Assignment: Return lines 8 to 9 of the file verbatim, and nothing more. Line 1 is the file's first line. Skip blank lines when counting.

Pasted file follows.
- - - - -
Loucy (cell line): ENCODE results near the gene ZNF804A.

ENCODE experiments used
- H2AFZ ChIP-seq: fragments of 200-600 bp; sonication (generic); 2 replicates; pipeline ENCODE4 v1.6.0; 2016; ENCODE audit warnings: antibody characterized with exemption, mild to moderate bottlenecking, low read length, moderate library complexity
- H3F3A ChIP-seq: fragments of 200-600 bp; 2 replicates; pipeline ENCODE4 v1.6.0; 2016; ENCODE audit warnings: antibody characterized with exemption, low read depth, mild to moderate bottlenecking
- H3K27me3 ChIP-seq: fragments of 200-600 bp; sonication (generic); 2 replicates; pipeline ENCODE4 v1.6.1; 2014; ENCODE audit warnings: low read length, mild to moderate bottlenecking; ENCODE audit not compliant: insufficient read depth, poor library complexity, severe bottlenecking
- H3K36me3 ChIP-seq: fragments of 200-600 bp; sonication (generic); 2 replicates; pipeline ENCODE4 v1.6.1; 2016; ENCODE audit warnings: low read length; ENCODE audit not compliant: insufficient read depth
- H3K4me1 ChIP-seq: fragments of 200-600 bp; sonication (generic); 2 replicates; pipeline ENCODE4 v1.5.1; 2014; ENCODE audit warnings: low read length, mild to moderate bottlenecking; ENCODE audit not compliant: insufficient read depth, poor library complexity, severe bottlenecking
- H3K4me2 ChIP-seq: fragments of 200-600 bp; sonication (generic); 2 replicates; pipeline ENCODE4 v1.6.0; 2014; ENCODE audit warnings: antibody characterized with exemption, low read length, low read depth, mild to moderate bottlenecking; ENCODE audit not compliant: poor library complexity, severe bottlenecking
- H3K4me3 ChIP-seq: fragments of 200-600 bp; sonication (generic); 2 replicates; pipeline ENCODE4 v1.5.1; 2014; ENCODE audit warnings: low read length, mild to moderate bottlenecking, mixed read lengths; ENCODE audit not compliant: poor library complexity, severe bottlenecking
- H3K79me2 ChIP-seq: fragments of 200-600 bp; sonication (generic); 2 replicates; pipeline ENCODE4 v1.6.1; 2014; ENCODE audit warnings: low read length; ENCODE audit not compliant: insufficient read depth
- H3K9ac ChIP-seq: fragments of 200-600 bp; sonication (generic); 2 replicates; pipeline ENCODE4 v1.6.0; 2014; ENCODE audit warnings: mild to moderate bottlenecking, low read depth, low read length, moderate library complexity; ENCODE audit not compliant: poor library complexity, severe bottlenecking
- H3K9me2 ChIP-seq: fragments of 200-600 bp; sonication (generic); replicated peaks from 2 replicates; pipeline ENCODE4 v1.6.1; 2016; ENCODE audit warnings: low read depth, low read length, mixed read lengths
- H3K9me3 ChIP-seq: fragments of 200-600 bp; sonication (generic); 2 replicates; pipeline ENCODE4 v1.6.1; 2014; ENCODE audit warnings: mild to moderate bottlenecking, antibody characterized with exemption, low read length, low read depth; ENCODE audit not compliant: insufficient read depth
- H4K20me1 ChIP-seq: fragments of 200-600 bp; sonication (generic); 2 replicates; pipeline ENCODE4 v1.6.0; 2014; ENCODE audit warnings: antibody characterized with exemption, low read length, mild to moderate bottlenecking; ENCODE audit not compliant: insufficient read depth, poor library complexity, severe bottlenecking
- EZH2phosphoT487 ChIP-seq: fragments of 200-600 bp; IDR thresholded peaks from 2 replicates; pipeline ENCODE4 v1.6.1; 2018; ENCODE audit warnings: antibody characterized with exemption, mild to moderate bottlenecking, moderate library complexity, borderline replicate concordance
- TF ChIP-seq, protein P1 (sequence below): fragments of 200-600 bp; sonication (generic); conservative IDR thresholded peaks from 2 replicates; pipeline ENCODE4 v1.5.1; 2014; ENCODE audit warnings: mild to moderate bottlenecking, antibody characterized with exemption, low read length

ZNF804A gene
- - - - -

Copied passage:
- H3K4me2 ChIP-seq: fragments of 200-600 bp; sonication (generic); 2 replicates; pipeline ENCODE4 v1.6.0; 2014; ENCODE audit warnings: antibody characterized with exemption, low read length, low read depth, mild to moderate bottlenecking; ENCODE audit not compliant: poor library complexity, severe bottlenecking
- H3K4me3 ChIP-seq: fragments of 200-600 bp; sonication (generic); 2 replicates; pipeline ENCODE4 v1.5.1; 2014; ENCODE audit warnings: low read length, mild to moderate bottlenecking, mixed read lengths; ENCODE audit not compliant: poor library complexity, severe bottlenecking